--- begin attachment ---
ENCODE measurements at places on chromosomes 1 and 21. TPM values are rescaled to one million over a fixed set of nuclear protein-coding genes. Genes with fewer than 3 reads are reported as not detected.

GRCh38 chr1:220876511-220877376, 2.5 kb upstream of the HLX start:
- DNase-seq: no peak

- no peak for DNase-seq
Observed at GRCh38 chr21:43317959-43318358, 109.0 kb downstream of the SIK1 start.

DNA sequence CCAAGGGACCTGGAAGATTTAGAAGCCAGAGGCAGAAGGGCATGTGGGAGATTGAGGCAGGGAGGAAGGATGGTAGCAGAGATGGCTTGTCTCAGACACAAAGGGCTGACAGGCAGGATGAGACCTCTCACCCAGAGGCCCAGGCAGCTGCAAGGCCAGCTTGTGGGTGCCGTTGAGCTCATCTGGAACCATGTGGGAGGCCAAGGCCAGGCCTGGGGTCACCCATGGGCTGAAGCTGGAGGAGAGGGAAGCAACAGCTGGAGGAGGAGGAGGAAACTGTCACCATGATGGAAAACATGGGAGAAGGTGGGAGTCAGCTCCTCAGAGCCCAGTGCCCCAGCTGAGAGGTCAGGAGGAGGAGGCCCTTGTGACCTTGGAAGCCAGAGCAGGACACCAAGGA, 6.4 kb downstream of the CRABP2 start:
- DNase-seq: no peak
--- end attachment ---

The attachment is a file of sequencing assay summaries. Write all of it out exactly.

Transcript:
ENCODE measurements at places on chromosomes 1 and 21. TPM values are rescaled to one million over a fixed set of nuclear protein-coding genes. Genes with fewer than 3 reads are reported as not detected.

GRCh38 chr1:220876511-220877376, 2.5 kb upstream of the HLX start:
- DNase-seq: no peak

- no peak for DNase-seq
Observed at GRCh38 chr21:43317959-43318358, 109.0 kb downstream of the SIK1 start.

DNA sequence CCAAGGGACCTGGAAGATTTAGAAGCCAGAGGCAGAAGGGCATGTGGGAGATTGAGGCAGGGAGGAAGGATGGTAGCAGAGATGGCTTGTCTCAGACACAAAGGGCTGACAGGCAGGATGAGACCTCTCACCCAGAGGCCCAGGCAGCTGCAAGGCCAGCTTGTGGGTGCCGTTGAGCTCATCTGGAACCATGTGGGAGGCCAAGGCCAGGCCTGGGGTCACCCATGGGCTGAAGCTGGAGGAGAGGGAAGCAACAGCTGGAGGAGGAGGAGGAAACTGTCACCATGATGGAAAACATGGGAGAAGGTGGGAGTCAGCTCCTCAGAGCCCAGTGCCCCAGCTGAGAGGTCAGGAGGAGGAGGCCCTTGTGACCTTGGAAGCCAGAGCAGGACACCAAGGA, 6.4 kb downstream of the CRABP2 start:
- DNase-seq: no peak